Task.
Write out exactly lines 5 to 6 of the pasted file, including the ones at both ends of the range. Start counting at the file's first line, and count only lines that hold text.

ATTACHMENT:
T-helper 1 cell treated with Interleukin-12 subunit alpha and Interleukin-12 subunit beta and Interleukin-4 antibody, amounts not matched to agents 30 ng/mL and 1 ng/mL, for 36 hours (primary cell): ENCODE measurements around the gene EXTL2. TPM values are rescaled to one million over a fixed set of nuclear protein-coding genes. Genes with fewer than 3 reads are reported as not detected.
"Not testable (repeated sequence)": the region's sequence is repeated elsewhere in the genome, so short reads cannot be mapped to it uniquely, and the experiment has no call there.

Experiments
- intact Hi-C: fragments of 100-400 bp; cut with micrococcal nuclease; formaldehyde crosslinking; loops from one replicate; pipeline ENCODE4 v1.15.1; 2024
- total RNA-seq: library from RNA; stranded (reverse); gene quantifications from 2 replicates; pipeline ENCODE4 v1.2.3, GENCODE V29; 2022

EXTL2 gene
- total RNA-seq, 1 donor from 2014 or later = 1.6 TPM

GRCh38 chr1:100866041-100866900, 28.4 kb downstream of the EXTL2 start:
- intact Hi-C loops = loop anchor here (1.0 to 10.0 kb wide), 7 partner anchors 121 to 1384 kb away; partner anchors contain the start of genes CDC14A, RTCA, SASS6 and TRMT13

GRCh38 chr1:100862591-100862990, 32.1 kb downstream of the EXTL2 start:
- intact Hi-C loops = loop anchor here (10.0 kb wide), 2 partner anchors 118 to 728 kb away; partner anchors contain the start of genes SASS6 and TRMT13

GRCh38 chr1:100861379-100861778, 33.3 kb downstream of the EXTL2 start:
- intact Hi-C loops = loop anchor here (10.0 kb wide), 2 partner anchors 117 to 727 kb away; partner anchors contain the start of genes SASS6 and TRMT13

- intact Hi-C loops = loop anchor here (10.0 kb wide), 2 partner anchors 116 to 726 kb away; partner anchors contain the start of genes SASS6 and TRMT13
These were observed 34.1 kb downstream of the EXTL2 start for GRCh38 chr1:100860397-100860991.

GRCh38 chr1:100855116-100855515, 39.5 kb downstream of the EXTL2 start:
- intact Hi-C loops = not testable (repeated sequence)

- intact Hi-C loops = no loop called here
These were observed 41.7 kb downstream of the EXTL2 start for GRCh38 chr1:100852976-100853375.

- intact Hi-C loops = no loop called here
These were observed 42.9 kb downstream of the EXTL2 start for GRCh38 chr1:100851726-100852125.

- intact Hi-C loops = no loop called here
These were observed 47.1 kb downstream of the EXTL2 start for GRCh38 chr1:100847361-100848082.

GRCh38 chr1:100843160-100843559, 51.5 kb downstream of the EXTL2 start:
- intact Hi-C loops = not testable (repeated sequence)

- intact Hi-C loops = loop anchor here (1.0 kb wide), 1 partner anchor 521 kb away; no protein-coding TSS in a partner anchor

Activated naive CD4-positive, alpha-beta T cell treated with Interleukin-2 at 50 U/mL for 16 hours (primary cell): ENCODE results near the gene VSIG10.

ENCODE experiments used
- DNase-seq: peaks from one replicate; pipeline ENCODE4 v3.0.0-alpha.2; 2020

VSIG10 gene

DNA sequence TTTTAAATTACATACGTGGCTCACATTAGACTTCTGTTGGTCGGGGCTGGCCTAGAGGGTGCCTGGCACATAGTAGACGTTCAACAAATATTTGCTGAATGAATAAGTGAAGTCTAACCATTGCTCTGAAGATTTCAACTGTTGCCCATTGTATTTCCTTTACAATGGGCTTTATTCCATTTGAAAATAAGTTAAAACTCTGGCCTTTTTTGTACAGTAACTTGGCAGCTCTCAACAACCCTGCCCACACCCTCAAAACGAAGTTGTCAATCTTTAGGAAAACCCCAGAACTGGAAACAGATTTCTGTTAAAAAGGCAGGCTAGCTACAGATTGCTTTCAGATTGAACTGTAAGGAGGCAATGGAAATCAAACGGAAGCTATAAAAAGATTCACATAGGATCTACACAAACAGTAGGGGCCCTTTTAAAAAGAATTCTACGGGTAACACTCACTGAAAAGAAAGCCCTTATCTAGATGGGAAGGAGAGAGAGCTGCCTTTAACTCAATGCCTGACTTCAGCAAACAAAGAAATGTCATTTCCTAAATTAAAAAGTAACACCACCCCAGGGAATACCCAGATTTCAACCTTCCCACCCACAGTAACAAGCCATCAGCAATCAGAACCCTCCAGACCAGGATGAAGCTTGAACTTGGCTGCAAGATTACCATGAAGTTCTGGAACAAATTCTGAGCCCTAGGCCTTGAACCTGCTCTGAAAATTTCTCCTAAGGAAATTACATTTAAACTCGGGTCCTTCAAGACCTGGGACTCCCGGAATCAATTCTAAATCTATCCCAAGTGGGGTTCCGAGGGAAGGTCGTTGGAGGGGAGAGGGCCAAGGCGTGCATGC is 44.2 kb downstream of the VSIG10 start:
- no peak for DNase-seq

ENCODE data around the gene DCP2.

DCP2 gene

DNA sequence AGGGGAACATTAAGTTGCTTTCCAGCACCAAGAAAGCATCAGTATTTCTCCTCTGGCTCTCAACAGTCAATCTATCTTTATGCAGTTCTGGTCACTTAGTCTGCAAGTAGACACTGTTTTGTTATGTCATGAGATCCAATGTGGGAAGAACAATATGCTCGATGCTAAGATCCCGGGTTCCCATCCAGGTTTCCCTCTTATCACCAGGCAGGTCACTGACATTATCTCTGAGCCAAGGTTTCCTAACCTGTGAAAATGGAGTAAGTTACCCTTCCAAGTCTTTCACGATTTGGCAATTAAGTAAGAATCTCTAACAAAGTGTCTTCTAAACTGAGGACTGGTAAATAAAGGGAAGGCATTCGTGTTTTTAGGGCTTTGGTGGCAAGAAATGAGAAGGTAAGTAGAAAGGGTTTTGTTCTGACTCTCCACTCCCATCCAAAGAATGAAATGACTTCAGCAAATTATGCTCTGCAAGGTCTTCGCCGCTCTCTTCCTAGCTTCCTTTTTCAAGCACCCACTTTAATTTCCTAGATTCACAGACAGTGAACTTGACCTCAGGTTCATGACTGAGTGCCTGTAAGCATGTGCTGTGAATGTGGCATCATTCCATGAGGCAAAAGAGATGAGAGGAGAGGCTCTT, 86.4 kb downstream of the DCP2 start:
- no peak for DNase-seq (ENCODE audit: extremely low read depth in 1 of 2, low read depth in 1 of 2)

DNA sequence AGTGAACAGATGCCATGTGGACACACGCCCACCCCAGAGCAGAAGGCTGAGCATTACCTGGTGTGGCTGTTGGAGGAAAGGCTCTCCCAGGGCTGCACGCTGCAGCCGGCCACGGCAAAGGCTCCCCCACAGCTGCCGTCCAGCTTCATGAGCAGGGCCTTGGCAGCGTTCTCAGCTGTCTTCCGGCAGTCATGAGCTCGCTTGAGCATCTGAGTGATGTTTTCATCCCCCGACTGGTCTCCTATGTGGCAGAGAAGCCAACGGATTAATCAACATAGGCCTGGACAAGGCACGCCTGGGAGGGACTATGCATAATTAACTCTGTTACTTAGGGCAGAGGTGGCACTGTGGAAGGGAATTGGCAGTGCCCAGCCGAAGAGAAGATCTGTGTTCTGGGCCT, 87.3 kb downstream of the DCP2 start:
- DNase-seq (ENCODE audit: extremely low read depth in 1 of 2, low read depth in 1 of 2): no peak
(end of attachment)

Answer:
- total RNA-seq: library from RNA; stranded (reverse); gene quantifications from 2 replicates; pipeline ENCODE4 v1.2.3, GENCODE V29; 2022

EXTL2 gene